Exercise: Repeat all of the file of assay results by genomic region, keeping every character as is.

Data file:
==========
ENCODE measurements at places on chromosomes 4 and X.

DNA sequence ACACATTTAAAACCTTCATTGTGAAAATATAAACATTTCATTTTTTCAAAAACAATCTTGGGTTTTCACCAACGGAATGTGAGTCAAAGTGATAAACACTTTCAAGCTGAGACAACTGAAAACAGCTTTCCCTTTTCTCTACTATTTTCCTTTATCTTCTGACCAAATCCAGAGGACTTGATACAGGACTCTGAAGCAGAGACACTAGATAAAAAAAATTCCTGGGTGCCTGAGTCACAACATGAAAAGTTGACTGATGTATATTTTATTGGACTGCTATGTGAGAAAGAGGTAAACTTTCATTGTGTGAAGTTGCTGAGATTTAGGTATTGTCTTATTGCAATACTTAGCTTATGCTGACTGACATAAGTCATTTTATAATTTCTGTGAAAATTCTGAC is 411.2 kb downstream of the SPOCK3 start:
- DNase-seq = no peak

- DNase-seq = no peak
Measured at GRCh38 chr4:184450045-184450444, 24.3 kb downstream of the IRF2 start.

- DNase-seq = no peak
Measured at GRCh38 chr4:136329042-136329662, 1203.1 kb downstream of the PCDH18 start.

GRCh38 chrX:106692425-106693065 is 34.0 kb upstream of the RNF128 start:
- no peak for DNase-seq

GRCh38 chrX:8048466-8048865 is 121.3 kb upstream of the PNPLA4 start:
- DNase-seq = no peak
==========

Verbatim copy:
ENCODE measurements at places on chromosomes 4 and X.

DNA sequence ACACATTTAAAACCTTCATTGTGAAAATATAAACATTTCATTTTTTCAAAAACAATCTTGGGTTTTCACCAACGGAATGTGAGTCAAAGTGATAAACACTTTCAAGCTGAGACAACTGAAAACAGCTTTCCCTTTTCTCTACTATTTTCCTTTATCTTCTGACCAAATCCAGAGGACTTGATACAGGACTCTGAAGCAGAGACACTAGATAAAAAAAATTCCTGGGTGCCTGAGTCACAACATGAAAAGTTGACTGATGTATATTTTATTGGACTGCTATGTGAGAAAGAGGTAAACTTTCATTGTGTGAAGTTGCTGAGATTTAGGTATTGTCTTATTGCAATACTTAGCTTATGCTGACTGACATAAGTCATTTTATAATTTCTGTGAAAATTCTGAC is 411.2 kb downstream of the SPOCK3 start:
- DNase-seq = no peak

- DNase-seq = no peak
Measured at GRCh38 chr4:184450045-184450444, 24.3 kb downstream of the IRF2 start.

- DNase-seq = no peak
Measured at GRCh38 chr4:136329042-136329662, 1203.1 kb downstream of the PCDH18 start.

GRCh38 chrX:106692425-106693065 is 34.0 kb upstream of the RNF128 start:
- no peak for DNase-seq

GRCh38 chrX:8048466-8048865 is 121.3 kb upstream of the PNPLA4 start:
- DNase-seq = no peak